Distance learning may seem to be a relatively new-fangled concept, involving words such as "moodle" and "live streaming", but the truth is that distance learning has its roots in the 28th century. And it all started with shorthand.

It was as early as 1728 when a Massachusetts-based "teacher of a new method of shorthand" named Caleb Phillips advertised for students who would be sent their lessons weekly. The method caught on, and in the UK it was a man named Isaac Pitman (developer of the most widely-used method of shorthand) who started teaching his own lessons through correspondence in the 1840s.

Technological advances have always been one of the key drivers of distance learning, and even before the advent of the internet, developments in the world's postal services certainly helped the growth of these correspondence courses throughout the 19th century. Indeed, so popular has distance learning now become that its flagship, the Open University, is currently the largest university in the UK, with some 180,000 students enrolled. And it is a telling statistic that, in the 39 years since its first intake, the OU has delivered its programmes to more than three million students.

Depending on a person's situation in life, distance learning will have a number of advantages over traditional learning. It may be used to gain a degree, a Masters, or, indeed, it may be used to satisfy CPD requirements. But whatever the reasons for embarking on a distance learning programme, its most obvious advantage is that it is not location-specific, which means that a person who would otherwise have been unable to attend college because they were tied to a specific area can now participate fully in their chosen programme.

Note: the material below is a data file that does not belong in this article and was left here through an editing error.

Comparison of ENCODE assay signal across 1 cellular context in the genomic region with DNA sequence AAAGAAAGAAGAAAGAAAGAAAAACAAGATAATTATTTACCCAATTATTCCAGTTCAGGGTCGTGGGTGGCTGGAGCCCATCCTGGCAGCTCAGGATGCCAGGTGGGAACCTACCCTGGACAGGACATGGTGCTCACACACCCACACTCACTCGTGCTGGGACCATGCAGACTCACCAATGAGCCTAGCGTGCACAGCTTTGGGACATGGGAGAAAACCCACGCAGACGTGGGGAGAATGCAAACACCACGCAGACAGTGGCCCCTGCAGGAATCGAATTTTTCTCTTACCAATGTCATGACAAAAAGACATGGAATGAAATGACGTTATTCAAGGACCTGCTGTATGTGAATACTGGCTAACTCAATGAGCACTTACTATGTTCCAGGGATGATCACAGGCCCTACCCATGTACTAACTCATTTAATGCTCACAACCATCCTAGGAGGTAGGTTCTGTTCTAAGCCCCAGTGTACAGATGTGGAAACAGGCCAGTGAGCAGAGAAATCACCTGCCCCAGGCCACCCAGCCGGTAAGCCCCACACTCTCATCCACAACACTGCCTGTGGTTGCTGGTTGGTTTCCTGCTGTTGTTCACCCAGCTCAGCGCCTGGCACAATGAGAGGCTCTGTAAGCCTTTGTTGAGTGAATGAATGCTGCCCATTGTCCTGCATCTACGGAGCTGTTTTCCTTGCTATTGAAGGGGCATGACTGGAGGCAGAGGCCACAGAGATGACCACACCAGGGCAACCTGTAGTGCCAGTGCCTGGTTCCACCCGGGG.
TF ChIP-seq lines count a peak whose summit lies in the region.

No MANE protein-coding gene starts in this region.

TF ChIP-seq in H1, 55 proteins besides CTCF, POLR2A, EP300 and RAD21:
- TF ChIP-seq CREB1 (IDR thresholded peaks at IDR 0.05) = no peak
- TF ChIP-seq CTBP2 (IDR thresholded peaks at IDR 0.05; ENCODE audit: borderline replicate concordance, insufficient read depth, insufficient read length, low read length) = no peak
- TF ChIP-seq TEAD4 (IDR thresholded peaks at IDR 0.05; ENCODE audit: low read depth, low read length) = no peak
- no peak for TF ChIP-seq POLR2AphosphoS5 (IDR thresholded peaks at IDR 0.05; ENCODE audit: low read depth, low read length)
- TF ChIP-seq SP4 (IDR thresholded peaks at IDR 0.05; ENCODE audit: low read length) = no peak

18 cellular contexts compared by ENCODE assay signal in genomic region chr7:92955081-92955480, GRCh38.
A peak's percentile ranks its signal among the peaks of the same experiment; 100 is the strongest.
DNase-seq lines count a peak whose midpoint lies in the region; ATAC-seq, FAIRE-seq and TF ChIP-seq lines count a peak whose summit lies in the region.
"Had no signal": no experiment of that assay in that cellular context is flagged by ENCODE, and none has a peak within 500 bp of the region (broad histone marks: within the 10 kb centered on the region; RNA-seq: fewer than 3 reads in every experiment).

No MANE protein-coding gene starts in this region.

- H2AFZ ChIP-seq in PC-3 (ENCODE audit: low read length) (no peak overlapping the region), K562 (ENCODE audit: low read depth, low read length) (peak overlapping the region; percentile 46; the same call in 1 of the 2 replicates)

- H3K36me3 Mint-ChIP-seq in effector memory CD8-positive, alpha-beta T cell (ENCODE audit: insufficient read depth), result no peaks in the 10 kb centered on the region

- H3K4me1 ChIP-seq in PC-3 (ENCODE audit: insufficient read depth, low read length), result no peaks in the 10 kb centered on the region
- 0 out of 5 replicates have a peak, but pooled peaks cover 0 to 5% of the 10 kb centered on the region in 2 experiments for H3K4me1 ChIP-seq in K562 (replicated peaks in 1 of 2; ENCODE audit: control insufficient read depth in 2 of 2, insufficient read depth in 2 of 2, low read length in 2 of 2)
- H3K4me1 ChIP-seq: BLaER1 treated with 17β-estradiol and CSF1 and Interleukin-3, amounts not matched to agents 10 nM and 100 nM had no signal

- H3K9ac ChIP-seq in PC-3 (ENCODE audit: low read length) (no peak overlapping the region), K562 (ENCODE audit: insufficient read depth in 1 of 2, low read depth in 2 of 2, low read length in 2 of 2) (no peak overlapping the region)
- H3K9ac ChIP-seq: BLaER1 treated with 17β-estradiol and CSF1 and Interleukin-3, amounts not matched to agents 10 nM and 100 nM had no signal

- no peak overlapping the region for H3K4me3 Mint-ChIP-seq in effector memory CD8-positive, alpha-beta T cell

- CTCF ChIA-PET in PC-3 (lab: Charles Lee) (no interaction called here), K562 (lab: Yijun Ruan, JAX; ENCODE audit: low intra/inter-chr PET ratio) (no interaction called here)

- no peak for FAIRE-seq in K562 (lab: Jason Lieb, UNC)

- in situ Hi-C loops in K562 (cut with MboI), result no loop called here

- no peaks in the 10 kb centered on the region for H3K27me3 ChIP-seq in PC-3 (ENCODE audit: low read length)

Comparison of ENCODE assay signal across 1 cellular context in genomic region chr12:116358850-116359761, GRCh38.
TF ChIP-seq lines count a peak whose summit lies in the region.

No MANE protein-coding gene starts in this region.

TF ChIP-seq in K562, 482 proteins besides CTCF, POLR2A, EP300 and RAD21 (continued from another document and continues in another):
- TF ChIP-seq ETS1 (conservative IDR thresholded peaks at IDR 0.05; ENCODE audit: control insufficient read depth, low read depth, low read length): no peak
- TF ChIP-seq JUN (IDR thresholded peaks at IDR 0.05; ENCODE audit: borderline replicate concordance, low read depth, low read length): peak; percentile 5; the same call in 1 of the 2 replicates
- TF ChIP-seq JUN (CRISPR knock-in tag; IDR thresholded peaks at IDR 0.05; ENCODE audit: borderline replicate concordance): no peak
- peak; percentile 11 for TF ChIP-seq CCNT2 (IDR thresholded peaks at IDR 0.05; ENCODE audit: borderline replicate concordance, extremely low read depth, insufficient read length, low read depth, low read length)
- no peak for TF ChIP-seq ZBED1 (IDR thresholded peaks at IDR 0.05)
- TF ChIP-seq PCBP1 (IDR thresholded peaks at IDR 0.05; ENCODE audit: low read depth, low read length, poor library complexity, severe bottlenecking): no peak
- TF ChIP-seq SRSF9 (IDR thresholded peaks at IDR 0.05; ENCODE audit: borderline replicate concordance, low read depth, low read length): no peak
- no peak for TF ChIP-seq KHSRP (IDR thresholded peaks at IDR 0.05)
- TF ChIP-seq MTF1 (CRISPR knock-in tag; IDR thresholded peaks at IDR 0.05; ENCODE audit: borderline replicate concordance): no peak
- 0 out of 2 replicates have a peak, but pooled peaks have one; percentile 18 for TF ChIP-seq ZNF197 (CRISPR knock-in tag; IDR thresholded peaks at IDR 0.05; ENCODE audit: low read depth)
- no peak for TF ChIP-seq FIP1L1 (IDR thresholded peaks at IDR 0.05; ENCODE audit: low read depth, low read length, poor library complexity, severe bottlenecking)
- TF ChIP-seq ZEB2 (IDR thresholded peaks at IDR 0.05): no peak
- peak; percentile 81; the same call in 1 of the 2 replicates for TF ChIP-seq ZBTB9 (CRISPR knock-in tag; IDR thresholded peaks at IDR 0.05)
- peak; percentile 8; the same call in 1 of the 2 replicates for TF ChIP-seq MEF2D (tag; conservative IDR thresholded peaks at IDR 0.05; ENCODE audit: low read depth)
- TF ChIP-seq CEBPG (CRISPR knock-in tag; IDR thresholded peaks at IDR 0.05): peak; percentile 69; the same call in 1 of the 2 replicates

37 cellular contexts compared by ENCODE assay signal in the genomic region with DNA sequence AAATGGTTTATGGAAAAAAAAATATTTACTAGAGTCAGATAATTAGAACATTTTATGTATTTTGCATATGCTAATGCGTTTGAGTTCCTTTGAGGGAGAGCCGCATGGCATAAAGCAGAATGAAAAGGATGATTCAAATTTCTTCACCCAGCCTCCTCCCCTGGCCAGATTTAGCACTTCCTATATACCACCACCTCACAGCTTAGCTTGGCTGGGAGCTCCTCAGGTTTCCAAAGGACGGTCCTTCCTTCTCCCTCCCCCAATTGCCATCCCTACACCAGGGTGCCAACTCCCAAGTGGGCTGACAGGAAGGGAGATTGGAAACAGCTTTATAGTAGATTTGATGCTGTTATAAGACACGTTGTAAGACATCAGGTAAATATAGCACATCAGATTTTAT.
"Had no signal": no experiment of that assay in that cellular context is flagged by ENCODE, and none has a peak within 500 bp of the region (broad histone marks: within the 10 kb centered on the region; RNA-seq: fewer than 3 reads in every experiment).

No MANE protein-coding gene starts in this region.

Still, geography aside, distance learning can offer things that traditional college simply cannot.

Obviously, it will be more widely used by adults looking to return to education, whether to upskill, re-skill or simply to gain a qualification which they feel they deserve. It does have applications for students of school-leaving age, but most of these will be in a position to attend traditional college. And in these cases, traditional college tends to be a better fit – younger people benefit from the structures afforded by prescribed class times, and anyway there is a certain rite-of-passage quality inherent in attending college that distance learning cannot replicate. But many of the weaknesses of distance learning for young adults will actually be distinct advantages for adult learners who choose to go down the distance route.

Firstly, there is the time aspect. Adults tend to have jobs and families, but even without either of these things, there is still the element of adult responsibility. And while many mature students will profit from attending full-time college, most others will not; which is why the freedoms afforded by distance learning could make the difference between a person fulfilling their academic ambitions and a person who is stymied by the life that they are currently living.

It is the modular nature of distance learning that is allowing so many adults to return to education, in that people will generally be able to complete their degrees at a pace that suits them. So even if the completion of a degree takes years (and sometimes it will, depending on how much time the learner can devote to their programme), the student is still enhancing his or her own employability, while fulfilling the state's wishes to educate the workforce in preparation for the knowledge economy.

There is also the psychological advantage for mature students of being able to study for their degree in a relatively anonymous manner. Indeed, some mature students may be either daunted or nonplussed by the prospect of embarking on a degree programme surrounded by fresh faced, eager kids whose taste in music seems to get worse as the decades progress. But distance learning allows mature students to study in the comfort of their own homes and their own lives, immune from the worst ravages of youth.